Here is a typical question which I have been asked many times while giving public lectures in various places. While I know one of the paths like Diploma, Masters and PhD but sometimes this is not so obvious for that eager young person who thinks to go on that path. So what that would be?
closed as off topic by Manishearth♦ May 10 at 18:05
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You start out getting a Bachelor of Science in a related field. This could be physics, astronomy, mathematics, or possibly chemistry. Depending on which country you are planning to go to grad school in, specializing at this stage may not be as important as in later stages. However, note that in the UK, for example, it is almost unheard of for a student without a Bachelors in physics (almost always with a minor in astrophysics) to gain a place in grad school for astronomy.
After doing the BSc, you would go on to get a Masters degree in astronomy, which would set the stage for a PhD in astronomy. The PhD (and to some extent, the MSc) will have you specialize in a specific area in astronomy, such as star formation, planetary studies, or cosmology.
After doing the PhD, you would get a post-doc at a university or research institute. This is typically a three-year job where you do research in your chosen area. Most astronomers do two or three post-docs.
After this, you could become a professor or research associate at a university or an in-house research astronomer at an observatory. Universities or observatories are typically the only places to be a "professional astronomer", and depending on the position, would give you time to do your own research in conjunction with other duties like teaching.
It really depends on what you consider a "professional Astronomer" but typically you need a Ph.D. so the typical path is a Bachelor's degree (I recommend in Physics) then a Masters and Ph.D in Astronomy.
It is possible (at least it was) to get postions at some Planetaria and as a telescope operator with only a Masters. This could be considered a "professional Astronomer" postion and doesn't require the full Ph.D.
However, most places that are looking to hire an astronomer are looking for the doctoral degree.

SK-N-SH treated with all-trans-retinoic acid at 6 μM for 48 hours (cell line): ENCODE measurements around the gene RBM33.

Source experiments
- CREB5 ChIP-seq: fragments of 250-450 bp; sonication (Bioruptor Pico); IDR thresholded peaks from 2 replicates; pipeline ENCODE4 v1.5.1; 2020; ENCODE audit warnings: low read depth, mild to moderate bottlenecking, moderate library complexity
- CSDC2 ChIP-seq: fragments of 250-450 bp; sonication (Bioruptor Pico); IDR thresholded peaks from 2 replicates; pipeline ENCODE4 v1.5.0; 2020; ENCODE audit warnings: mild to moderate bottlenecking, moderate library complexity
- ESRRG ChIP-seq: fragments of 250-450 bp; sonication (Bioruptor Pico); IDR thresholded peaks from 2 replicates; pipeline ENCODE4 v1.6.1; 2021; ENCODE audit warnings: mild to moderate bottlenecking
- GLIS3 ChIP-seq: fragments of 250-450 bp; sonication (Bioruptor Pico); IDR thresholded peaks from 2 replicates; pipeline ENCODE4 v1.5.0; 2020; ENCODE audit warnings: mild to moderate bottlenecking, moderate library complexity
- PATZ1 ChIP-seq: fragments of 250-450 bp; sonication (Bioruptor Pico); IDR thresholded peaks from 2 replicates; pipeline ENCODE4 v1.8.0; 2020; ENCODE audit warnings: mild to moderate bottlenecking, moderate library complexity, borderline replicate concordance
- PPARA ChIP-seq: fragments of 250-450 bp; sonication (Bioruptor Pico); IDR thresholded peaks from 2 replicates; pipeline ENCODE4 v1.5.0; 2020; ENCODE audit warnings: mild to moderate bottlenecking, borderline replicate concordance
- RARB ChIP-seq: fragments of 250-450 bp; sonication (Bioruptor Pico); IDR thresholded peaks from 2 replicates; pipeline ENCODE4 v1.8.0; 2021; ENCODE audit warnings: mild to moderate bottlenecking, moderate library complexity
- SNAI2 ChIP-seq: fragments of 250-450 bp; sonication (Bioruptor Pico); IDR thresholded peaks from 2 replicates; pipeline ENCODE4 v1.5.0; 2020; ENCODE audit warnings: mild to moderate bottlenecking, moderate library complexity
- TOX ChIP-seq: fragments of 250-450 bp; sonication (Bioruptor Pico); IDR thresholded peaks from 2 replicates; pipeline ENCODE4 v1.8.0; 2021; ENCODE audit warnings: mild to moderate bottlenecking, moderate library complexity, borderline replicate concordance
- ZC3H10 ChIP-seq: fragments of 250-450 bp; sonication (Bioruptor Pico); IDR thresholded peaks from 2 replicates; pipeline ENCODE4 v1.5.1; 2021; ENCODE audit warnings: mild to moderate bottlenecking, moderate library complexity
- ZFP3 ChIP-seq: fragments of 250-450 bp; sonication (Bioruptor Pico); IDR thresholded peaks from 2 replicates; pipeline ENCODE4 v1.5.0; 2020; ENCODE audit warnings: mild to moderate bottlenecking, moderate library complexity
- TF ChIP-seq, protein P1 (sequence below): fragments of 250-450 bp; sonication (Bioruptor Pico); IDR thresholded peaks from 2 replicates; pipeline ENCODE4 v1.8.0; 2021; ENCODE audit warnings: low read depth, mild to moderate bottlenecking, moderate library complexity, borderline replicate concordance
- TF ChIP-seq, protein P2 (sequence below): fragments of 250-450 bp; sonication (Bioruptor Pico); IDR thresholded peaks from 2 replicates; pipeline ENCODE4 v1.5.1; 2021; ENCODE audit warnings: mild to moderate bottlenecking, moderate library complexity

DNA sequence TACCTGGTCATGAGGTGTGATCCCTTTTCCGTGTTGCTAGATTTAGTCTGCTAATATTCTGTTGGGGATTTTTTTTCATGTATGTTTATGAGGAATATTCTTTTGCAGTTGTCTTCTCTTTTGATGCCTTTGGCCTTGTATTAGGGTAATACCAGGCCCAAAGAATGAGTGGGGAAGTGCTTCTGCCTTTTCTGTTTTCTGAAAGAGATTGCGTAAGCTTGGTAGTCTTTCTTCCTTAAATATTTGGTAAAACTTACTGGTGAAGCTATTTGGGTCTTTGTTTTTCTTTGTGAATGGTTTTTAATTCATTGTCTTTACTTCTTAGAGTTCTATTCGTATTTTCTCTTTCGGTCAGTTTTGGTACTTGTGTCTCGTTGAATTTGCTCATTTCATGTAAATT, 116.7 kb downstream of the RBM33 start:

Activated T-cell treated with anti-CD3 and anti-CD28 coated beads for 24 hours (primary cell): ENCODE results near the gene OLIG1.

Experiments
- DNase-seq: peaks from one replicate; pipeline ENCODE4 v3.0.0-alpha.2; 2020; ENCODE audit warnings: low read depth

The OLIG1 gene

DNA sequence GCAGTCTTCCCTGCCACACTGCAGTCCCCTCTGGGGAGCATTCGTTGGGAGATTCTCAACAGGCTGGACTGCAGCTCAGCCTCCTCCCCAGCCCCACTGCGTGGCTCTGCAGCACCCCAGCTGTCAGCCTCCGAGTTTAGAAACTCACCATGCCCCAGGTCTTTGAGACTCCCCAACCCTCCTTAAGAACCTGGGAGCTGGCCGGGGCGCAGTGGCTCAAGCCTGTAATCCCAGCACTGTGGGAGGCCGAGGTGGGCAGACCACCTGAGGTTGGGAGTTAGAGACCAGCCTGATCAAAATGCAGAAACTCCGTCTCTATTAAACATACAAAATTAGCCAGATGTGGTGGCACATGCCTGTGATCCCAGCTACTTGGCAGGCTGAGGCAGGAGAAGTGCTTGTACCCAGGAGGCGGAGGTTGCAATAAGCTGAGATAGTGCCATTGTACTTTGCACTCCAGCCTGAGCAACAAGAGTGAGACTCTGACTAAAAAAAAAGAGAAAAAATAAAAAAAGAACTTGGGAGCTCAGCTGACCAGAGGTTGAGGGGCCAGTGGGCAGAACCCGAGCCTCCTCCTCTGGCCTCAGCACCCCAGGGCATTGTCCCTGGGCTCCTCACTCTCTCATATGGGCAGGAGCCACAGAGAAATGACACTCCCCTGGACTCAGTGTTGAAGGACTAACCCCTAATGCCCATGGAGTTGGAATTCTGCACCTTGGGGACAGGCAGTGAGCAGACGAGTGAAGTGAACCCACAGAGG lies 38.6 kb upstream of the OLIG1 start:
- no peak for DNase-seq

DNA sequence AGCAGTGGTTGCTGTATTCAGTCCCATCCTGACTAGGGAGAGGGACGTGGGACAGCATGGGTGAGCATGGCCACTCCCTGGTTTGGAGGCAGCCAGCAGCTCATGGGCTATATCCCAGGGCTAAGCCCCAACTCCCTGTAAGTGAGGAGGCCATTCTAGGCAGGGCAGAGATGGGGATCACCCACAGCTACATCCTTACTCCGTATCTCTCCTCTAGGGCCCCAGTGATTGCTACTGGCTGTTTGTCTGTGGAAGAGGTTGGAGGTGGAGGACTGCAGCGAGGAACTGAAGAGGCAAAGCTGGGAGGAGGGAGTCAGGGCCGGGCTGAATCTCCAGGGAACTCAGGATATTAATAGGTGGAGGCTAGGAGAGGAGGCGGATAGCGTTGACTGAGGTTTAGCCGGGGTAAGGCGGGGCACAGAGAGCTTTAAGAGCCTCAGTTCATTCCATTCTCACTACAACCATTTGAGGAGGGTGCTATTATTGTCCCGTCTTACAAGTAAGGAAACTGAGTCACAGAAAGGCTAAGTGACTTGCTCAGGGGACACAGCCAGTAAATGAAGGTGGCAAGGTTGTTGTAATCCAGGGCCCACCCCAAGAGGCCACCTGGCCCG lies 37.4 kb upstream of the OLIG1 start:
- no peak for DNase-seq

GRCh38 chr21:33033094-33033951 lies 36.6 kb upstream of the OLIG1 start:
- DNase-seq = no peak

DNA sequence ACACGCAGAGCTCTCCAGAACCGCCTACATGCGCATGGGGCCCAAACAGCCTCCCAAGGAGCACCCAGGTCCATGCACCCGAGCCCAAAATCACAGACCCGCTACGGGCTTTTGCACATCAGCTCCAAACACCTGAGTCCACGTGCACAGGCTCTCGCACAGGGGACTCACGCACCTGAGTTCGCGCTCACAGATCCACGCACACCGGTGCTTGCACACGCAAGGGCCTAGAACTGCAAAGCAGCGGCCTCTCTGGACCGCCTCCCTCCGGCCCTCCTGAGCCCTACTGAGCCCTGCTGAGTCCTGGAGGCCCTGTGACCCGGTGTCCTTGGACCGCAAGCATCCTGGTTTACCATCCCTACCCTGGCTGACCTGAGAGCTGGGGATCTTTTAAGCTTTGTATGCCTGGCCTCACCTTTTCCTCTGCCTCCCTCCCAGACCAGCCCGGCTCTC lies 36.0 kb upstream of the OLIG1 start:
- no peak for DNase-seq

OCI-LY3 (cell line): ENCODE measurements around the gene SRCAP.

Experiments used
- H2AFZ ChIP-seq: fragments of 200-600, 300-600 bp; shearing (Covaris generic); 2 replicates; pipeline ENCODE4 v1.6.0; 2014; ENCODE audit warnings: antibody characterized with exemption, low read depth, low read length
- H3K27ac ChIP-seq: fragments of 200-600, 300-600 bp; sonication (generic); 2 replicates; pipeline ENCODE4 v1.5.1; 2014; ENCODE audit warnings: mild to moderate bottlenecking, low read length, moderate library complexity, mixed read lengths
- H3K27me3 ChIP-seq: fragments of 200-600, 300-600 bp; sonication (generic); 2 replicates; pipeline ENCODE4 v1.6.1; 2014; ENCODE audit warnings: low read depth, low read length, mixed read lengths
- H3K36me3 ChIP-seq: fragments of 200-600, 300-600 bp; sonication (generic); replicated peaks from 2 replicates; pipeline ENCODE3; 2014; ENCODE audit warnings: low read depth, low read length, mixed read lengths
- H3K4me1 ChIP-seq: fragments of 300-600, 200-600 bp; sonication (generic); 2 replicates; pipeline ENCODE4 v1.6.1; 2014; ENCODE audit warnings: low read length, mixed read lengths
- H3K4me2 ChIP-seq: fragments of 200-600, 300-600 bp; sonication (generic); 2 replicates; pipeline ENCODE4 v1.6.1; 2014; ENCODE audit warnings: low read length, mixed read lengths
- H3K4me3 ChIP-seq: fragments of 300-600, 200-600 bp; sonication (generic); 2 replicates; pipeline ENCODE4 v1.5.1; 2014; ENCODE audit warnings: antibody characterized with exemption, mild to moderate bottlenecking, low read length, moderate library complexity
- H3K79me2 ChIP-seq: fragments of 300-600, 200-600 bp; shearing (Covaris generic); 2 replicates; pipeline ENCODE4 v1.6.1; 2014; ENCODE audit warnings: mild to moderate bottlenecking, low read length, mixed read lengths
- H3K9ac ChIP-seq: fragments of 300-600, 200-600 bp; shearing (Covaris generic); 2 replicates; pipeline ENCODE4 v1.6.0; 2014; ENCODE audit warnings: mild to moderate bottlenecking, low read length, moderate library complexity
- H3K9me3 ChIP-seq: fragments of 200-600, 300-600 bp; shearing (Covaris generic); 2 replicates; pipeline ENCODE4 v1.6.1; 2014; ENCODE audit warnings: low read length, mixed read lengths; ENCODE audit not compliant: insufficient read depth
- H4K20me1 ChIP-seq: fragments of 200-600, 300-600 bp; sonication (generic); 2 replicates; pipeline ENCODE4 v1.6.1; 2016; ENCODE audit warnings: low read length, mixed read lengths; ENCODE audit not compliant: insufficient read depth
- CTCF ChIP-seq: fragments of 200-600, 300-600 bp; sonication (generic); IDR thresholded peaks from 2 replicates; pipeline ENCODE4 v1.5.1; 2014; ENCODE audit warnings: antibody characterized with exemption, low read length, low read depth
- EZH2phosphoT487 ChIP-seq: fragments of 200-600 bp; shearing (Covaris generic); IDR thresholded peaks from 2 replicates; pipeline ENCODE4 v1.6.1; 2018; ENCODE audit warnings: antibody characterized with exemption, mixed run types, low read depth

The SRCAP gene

This can vary widely depending on several factors including country in which you hope to practice as a professional, country in which you study, what you intend to do as a professional (teach vs. research) among other things. I will answer assuming one intends to study and practice in the US.
Typically, an astronomer begins with a Bachelors of Science in Astronomy or a related field (math, physics, etc.), followed by a PhD in Astronomy (this generally takes about 5-7 years). After obtaining a PhD in Astronomy, one could be called a professional astronomer, however, this is often not the end of the journey. Most astronomers will seek appointments after receiving their doctorate (of about 2-3 years in length, referred to as 'post-doc' positions). Usually after 2 such positions, an Astronomer will seek a permanent position. These include positions at NASA facilities among others, but many will seek positions at universities. The most coveted positions are those with tenure.
After getting a PhD, there are many options depending on the destination, but the above is a common track for obtaining a position at a research institution. Those aiming to teach rather than research may seek fewer post-doc positions.
The positions posted on the AAS Job Register are typical of those in a "career in astronomy," and indeed an advanced degree is a common theme, but not a universal one.
There is enough background knowledge needed for many of these jobs that picking it up by other means would be challenging, and convincing a potential employer that you've done so without a degree in physics, astronomy, or astrophysics, even more challenging (and probably only possible at all if you have a PhD in a similar discipline and already have a significant publication record in astronomy).
There are, however, many other jobs that need to get done at observatories and as part of astronomy projects, ranging from draftsman to project manager, and the requirements for those jobs do not differ all that much from the requirements for those jobs in other fields. These sorts of positions sometimes show up on the AAS Job register as well, but are usually advertised elsewhere.